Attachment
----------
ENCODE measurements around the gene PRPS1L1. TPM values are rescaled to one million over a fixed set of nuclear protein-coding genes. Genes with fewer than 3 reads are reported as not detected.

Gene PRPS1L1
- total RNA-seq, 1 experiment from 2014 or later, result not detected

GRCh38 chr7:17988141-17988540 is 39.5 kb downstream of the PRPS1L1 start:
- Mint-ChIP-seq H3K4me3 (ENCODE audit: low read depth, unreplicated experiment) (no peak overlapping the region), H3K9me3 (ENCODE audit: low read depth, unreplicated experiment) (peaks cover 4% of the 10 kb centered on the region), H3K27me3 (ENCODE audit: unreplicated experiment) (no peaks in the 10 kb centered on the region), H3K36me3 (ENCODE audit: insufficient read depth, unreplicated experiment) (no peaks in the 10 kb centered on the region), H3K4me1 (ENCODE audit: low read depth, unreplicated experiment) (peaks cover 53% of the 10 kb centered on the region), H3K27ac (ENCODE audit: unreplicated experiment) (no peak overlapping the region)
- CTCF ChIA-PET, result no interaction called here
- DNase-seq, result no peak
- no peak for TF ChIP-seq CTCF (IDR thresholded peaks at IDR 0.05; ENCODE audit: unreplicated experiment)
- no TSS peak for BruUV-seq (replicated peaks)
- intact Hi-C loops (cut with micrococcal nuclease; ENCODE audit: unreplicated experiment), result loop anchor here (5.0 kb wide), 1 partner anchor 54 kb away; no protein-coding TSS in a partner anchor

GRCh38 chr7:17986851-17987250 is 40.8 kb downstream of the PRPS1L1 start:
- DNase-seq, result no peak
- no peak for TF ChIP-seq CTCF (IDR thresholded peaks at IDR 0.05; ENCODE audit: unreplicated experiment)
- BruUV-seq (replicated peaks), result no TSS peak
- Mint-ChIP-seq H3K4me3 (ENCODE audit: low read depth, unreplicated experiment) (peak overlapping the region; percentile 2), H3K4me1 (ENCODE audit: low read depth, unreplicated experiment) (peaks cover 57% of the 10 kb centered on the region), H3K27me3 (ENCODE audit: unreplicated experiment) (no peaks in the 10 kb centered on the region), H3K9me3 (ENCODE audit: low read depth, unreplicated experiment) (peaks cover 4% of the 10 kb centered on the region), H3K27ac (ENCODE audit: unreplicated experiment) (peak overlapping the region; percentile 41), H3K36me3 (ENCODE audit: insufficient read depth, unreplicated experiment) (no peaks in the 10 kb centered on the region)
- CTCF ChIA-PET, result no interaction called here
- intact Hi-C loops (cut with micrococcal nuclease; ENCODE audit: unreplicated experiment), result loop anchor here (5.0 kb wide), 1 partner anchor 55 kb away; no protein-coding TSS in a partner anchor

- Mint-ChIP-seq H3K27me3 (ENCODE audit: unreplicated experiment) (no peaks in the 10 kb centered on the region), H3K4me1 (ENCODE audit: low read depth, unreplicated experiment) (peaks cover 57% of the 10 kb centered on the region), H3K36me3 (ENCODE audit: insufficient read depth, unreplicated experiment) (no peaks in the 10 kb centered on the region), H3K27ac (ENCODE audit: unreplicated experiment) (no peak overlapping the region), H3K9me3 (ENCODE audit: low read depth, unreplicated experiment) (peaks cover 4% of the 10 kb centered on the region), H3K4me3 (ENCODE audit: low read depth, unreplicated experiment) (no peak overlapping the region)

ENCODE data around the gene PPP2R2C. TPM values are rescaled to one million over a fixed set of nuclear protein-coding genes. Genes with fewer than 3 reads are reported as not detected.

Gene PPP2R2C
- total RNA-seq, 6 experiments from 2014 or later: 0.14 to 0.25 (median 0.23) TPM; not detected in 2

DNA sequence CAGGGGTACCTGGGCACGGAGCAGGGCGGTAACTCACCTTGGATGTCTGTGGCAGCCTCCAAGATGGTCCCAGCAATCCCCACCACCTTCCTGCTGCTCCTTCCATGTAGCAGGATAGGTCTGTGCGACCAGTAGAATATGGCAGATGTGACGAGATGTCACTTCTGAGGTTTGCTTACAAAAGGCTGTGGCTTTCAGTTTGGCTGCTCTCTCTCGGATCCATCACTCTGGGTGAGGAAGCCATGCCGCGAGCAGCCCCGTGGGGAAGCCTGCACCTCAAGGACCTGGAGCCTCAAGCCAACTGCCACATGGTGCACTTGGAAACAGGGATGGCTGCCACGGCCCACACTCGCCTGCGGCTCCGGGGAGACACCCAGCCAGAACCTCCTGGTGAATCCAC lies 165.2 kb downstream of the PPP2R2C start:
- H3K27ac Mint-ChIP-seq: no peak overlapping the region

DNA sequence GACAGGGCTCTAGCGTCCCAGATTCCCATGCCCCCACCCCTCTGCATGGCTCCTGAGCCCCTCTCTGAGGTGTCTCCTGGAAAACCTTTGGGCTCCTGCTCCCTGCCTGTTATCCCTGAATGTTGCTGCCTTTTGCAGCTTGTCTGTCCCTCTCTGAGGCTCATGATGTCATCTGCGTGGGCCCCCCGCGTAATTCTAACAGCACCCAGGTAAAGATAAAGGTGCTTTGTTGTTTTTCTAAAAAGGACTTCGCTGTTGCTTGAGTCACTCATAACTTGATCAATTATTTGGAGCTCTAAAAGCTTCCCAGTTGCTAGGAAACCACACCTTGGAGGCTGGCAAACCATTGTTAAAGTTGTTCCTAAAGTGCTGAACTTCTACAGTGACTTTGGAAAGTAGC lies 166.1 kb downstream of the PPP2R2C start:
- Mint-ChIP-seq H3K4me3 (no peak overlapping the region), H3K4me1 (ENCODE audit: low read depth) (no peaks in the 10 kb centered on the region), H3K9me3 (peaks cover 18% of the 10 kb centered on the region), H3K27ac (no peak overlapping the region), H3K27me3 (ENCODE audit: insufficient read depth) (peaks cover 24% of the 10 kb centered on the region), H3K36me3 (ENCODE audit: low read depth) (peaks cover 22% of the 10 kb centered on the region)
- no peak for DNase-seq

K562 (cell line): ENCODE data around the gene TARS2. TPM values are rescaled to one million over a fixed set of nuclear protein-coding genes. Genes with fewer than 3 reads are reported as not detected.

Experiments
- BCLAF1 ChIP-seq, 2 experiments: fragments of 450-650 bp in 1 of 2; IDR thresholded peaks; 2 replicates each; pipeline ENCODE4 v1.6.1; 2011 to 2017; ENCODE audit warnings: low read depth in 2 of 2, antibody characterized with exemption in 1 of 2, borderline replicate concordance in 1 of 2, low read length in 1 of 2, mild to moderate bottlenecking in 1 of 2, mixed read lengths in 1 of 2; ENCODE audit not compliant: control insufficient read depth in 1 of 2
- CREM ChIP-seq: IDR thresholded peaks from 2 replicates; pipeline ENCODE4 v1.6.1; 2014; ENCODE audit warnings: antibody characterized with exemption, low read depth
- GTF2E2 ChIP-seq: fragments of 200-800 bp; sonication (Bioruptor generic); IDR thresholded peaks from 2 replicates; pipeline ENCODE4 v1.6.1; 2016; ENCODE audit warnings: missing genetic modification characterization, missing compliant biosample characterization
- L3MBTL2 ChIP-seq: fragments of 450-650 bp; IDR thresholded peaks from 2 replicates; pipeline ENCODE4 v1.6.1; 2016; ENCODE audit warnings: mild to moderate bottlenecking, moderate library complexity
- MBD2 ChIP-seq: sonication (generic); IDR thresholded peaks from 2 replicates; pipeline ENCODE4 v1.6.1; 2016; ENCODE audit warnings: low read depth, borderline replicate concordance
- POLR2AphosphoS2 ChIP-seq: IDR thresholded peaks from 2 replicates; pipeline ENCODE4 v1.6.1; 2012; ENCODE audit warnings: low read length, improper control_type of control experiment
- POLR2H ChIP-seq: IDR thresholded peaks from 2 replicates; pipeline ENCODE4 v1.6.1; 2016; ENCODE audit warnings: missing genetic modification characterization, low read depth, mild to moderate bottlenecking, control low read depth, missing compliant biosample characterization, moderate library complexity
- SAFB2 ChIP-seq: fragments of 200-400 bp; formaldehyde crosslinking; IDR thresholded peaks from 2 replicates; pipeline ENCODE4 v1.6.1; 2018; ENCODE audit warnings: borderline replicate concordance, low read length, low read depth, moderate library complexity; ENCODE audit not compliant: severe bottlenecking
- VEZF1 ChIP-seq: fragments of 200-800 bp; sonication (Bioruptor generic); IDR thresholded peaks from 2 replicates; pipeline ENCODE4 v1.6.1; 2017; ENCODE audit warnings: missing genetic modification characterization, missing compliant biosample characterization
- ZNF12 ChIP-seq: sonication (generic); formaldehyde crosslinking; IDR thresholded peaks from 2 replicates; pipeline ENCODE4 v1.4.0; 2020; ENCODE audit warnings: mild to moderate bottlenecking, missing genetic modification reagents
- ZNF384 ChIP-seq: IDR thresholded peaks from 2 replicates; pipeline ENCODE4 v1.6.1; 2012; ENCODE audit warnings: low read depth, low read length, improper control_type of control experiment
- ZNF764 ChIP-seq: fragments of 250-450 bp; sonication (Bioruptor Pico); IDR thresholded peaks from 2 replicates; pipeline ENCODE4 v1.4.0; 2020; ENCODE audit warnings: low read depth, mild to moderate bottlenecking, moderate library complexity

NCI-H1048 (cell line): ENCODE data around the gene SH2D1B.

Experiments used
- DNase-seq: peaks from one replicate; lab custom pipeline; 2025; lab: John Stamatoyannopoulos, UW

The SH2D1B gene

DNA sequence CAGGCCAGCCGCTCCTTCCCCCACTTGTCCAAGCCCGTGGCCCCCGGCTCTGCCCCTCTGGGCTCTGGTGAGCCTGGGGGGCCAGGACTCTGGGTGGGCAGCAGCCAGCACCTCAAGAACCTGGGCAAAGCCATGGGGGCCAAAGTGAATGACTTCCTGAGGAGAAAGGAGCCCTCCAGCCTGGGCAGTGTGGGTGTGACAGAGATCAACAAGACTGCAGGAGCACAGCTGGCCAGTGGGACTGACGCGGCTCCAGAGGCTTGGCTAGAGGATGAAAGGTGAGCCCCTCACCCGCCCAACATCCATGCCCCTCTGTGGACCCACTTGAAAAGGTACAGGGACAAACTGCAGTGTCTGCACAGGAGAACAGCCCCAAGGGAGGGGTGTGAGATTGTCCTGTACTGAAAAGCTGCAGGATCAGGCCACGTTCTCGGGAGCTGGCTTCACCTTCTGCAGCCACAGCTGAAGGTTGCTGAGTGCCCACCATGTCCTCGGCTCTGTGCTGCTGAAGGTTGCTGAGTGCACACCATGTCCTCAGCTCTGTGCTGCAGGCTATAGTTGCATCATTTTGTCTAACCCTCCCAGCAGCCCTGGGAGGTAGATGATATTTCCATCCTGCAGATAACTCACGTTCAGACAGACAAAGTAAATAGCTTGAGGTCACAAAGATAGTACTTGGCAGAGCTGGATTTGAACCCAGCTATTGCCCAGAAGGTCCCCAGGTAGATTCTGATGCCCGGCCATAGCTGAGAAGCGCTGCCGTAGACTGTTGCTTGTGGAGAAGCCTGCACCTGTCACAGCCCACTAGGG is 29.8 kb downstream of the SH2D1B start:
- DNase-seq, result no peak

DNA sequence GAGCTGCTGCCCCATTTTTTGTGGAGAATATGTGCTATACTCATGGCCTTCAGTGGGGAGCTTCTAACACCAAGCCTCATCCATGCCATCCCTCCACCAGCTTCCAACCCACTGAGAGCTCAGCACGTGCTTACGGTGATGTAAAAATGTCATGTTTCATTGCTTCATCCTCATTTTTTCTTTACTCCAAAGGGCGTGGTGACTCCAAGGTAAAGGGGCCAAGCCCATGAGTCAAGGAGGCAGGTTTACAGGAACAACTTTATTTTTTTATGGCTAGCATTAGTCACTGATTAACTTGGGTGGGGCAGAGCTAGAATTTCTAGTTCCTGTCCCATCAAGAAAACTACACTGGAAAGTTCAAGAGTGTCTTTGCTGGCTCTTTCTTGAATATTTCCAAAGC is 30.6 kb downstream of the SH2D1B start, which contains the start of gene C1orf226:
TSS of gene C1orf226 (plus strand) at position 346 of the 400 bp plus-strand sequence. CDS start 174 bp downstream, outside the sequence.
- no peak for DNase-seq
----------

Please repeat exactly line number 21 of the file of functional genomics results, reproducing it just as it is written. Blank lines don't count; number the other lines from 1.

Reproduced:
- total RNA-seq, 6 experiments from 2014 or later: 0.14 to 0.25 (median 0.23) TPM; not detected in 2